24 January 2023
Niloufar Lovegrove is drawing from the imagery and mythology of Persia.
The Works of printmaker Niloufar Lovegrove in Too Little, Too Much represent a deft fusion of cultures that not only allows profound new perspectives on environmental crisis, but also acts as an exploration of the artist’s personal identity.
Too Little, Too Much is a meditation on water through linocuts. The artworks were created over the last three years, during a time when eastern Australia experienced multiple disasters: draught, bushfire and catastrophic flooding.
While these environmental catastrophes weighed on Lovegrove, her centering of water themes is delivered via an almost otherworldly, figurative visual language informed by her background. “You’ll see the use of ancient mythology and historic motifs from my Persian heritage to retell our current news, in order to specify the timelessness of the theme,” she says. “My first sketches were directly taken from the extremes of flood and fire, translating into misery and sorrow. Gradually they shifted away and started to picture an ideal habitable land instead.”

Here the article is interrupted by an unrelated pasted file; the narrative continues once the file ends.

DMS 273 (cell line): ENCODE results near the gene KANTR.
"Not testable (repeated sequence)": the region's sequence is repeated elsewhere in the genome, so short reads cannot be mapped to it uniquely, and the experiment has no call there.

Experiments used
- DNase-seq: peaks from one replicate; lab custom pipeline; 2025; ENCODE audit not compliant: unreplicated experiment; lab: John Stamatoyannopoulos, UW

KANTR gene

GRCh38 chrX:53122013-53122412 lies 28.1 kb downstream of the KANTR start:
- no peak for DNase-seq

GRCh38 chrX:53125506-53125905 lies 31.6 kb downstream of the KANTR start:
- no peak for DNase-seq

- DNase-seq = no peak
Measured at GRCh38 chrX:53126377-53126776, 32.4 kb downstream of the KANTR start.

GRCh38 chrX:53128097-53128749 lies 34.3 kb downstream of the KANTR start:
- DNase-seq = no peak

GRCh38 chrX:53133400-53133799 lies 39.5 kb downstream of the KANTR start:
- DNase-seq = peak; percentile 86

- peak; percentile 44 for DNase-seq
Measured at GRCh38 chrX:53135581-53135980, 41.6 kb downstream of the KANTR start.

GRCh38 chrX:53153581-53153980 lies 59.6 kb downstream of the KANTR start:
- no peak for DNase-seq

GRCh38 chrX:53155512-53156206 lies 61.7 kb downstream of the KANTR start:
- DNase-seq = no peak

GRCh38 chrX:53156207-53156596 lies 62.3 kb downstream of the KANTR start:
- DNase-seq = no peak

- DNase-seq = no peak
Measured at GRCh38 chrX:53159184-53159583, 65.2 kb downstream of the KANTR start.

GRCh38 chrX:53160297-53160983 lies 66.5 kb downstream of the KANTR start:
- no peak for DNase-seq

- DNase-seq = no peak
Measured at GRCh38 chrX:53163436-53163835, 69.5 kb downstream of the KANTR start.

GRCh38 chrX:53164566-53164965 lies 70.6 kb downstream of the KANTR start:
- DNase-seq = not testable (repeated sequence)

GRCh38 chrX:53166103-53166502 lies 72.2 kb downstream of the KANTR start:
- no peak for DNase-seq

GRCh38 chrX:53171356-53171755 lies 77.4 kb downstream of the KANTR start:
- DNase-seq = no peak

Lovegrove, who is originally from Iran and now lives at The Caves in Central Queensland, is drawn to the imagery and mythology of Persia for its oneiric, otherworldly qualities and escapism, as well as its “mystical poetry”.
“For me, the sense of rhythm and idealism in Persian artforms is fascinating, and [represents] a desire to open the window to an almost unearthly love, by the adoption of symbolic elements.”
The show also addresses Lovegrove’s personal history, as she reconciles living in rural Queensland with her earlier life. “I have found myself trying to recapture memories by using these Persian motifs and stories to express a feeling or react to a current event. This helps me personally, in connecting my old knowledge to my current lifestyle, as well as offering the viewer a quick escape to another world: Iran.”